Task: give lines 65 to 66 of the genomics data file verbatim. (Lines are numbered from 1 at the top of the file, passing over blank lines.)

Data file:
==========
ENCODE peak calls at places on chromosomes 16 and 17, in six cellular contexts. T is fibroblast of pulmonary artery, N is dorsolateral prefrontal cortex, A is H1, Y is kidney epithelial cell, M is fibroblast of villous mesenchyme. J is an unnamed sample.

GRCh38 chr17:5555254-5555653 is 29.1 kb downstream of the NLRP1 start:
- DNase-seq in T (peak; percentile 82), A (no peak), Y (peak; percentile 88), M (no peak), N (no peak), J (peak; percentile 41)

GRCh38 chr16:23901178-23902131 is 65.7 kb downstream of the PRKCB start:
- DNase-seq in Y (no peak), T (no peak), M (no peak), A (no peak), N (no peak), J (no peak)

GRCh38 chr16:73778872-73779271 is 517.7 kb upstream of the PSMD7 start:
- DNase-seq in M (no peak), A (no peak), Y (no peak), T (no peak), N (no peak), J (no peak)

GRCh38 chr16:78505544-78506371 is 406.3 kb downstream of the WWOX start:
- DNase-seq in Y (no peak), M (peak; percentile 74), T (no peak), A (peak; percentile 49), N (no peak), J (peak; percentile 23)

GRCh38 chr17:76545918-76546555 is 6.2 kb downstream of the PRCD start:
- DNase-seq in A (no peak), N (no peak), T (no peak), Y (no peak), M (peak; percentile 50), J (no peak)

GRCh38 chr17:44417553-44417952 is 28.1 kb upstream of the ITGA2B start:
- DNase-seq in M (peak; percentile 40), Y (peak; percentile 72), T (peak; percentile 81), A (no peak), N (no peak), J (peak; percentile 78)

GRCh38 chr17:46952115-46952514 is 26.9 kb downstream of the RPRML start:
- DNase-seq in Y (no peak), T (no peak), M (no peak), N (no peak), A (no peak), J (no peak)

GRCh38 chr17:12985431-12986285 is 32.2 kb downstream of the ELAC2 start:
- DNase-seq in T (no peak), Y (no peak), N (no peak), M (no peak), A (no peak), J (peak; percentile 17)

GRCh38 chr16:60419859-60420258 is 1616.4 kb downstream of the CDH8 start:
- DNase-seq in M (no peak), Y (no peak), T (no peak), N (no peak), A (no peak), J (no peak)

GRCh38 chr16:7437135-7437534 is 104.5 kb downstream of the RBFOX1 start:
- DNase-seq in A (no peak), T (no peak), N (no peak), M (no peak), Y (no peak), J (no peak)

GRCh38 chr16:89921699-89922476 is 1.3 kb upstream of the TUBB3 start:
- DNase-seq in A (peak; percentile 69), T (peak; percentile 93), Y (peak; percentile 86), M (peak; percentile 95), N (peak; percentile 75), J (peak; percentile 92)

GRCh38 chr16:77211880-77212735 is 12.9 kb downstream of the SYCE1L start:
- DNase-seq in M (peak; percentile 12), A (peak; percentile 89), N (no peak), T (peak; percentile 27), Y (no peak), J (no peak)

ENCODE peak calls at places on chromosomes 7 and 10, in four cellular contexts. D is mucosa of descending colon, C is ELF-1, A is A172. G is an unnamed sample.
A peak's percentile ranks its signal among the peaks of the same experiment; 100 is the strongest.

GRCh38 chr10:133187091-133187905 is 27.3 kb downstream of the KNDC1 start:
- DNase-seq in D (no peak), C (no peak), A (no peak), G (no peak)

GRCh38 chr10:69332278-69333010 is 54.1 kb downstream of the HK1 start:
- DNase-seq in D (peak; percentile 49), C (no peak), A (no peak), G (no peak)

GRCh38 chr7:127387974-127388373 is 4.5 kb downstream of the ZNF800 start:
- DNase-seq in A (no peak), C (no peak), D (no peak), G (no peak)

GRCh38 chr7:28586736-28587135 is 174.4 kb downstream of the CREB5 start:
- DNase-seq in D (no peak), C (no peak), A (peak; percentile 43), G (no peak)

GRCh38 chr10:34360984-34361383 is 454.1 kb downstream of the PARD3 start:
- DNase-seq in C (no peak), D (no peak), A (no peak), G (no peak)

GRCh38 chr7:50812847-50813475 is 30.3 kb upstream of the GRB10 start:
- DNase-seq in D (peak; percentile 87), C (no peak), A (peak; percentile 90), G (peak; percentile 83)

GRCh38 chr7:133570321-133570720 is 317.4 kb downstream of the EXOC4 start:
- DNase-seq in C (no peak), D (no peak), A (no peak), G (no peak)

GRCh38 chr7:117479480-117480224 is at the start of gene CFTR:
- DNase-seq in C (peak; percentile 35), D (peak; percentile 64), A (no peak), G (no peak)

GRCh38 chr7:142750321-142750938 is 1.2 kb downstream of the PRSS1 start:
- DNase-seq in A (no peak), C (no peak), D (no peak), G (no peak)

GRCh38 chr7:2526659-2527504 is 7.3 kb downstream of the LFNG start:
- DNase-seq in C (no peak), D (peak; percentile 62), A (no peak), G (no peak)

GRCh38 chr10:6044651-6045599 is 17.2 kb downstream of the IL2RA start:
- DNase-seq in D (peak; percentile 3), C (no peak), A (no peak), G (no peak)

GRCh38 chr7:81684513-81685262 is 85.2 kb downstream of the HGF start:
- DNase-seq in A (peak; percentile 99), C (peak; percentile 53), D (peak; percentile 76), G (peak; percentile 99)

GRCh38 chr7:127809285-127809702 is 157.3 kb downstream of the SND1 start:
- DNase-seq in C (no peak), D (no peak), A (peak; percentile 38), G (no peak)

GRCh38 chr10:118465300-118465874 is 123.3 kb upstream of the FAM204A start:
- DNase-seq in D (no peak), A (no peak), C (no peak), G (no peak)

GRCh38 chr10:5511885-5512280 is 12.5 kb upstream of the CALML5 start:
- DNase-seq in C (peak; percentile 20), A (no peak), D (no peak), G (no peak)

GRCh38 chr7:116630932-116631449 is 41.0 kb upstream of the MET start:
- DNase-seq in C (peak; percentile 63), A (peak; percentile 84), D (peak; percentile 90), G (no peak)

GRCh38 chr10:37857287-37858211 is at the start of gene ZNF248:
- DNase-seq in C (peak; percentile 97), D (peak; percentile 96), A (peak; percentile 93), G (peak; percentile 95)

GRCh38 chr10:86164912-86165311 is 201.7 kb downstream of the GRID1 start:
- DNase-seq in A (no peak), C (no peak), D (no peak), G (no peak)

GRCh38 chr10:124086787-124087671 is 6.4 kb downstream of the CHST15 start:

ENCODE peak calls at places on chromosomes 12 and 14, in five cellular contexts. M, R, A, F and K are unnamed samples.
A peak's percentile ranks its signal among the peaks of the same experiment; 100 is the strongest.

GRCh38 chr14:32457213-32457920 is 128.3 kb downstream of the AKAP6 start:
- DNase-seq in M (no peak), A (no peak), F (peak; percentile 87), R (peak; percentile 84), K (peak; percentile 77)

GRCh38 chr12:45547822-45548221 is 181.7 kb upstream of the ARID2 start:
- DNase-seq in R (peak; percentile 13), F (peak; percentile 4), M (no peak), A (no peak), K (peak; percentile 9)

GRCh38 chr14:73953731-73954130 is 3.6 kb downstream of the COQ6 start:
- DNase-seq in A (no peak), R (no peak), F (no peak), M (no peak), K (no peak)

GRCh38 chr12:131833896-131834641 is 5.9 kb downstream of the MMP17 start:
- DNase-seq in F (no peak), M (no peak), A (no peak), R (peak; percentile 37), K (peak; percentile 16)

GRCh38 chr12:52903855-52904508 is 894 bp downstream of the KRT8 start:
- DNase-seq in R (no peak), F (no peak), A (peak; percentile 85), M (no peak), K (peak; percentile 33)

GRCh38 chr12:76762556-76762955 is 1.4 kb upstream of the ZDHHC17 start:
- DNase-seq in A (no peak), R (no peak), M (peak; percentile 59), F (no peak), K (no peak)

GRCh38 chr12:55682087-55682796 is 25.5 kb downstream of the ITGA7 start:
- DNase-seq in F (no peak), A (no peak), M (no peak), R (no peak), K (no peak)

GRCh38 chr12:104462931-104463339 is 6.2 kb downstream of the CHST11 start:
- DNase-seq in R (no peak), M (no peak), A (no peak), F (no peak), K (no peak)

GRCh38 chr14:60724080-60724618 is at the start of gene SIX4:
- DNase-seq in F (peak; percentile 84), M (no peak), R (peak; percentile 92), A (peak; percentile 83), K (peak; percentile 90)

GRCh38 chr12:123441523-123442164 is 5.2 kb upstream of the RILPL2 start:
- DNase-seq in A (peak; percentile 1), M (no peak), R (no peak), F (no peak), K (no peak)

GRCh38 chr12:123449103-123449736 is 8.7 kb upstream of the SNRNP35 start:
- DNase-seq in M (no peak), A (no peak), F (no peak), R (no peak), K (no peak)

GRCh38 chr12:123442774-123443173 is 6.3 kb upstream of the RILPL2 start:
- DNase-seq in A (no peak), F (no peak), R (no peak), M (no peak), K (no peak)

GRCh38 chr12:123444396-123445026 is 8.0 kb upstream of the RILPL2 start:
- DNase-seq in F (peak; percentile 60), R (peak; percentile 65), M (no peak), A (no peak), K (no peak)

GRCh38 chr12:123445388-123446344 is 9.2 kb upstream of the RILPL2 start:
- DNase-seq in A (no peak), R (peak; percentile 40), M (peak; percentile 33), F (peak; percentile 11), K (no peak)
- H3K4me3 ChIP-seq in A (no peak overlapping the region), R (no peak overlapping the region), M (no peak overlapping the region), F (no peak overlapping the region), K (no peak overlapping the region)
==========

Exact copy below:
ENCODE peak calls at places on chromosomes 12 and 14, in five cellular contexts. M, R, A, F and K are unnamed samples.
A peak's percentile ranks its signal among the peaks of the same experiment; 100 is the strongest.